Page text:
Photo for illustrative purposes only. Illustration by Marianne White / TIME; Stephen Groves / TIME

Since I started my life-time stress tool, I've been thinking more about things like getting to my 15,000 steps, keeping my priorities straight and balancing my time. All of that, of course, goes back to the goal of saving lives.

Two years ago, David Katz published a study from his Columbia Business School while working at the University of Rochester. (He went back to Columbia in 2016 as a professor.) He found that 10,000 steps per day could reduce heart attacks by 30%.

To get to that level of productivity, I have three key pieces of equipment: a Fitbit, a cadre of digital tools and a digital platform.

On the wearable side, I've been using Fitbit since it debuted in 2007 and it looks and feels about the same today as it did when I got my first Fitbit Flex a year ago. I have about two dozen devices in my family.

I use the Fitbit app on my phone to track both activity and sleep. It gives me a vast array of metrics, including heart rate, weight, step count, number of calories burned, elevation and sleep efficiency.

Weighing in: I have a Fitbit Flex and Fitbit Charge 2, and I was curious if they worked together. Actually, they work in sync. At the beginning of my process, I wrote a line that read, "No one takes more than three steps in the morning." (The market research group McKinsey & Co. found that if you avoid saying the word "three" during work days, your productivity will increase by 14%. If you take more than three steps in the morning, you're not productive.) The Fitbit ad on Facebook showed three steps and a heart rate, and I replied, "No. No, no, no, no. They're completely different things." The data shows they do work together, as people don't weigh themselves or sleep. (See pictures of the life of the Fitbit.)

In addition to the Fitbit app, I use my pedometer on my smartphone. I have more than four dozen step counters; they track pace and distance. I use my website, mysomuch.com, to track my family's activity and progress.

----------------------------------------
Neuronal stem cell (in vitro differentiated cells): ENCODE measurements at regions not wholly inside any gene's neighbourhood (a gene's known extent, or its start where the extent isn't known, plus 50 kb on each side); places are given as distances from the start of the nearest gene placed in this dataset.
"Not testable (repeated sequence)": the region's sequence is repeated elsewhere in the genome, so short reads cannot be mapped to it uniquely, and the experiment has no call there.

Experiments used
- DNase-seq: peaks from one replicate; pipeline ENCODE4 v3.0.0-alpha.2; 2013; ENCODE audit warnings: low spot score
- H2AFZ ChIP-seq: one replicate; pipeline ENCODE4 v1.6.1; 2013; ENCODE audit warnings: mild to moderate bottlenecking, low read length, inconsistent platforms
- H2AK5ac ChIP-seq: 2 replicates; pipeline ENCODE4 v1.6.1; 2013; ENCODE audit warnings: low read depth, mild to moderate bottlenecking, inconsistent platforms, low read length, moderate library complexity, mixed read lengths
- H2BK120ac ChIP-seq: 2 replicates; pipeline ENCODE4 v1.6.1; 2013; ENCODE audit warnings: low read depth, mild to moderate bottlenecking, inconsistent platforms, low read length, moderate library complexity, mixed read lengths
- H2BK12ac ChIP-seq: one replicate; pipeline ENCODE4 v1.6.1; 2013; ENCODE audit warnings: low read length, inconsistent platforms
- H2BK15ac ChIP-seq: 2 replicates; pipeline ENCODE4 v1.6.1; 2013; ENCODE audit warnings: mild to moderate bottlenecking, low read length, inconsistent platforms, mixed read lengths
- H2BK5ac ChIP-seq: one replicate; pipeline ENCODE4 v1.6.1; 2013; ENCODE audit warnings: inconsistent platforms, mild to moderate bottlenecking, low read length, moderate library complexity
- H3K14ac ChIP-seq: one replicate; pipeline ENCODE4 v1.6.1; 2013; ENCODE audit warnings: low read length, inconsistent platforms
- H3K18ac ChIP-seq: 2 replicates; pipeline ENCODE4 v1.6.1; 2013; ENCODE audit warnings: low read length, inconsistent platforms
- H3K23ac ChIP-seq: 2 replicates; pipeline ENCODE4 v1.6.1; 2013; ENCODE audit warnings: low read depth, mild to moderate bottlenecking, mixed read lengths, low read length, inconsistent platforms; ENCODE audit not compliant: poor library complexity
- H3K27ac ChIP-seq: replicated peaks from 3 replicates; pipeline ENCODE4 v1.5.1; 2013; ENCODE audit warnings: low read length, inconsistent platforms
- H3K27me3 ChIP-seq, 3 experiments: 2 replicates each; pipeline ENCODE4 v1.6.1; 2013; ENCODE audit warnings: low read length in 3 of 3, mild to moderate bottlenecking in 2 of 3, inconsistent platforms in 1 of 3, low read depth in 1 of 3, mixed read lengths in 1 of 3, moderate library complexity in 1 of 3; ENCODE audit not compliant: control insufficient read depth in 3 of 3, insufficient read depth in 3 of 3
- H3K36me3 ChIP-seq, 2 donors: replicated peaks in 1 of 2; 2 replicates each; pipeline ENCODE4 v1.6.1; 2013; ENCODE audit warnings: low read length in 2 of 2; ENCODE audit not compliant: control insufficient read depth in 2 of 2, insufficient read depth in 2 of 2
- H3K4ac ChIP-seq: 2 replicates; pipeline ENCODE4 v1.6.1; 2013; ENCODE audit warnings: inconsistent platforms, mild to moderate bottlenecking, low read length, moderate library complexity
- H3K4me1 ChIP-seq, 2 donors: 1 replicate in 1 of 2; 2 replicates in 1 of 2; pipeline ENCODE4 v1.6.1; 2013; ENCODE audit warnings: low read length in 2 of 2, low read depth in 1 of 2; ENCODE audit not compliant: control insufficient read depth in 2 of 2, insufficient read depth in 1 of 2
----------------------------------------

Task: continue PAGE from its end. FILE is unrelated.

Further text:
I use my computer to "remotely" log my step count at the end of the day and log the calories I burned, standing in front of the mirror. Because everything is up-to-date and I can scroll through my steps in my e-mail account, I've become very strategic about how and when I post those calories. For example, I can keep track of what I eat the day before a meeting and blog about the health-related benefits of whatever I've had for lunch. I've taken the time to learn how to integrate the device into my routine so that I can achieve those daily goals, whether or not it's quantified.

Including these devices in my routine has changed how I think about my workday and my life. I now work without leaving my computer screen — how I think of it is as a screen, but as a screen on a monitor. Right when I hit "record," my wife always runs over and follows me into the kitchen, where she tends to eat most of the food I eat that day. Last week, I had my son outside to play for an hour while I set my insulin pump and sat for a little while as he sang an opera. The process helps me sleep. (See "Ten Things You Shouldn't Have to Ask a Therapist About.")

On weekends, I start my day with a glass of water and walk with my dog along my long-running beach trail. I then walk at pace for about 20 minutes before I start my to-do list.

The results aren't yet out for the year. So far, I've lost 11 pounds in my six months. I'm still testing to see if this really makes a difference, but overall I feel like I'm living more consciously and deliberately. I work hard, but I also have fun and have succeeded in making it easier to prioritize. That might sound trite, but it's the truth. I'm sure these gadgets can help you achieve your goals as well. But make sure they're not a distraction when you're trying to focus.

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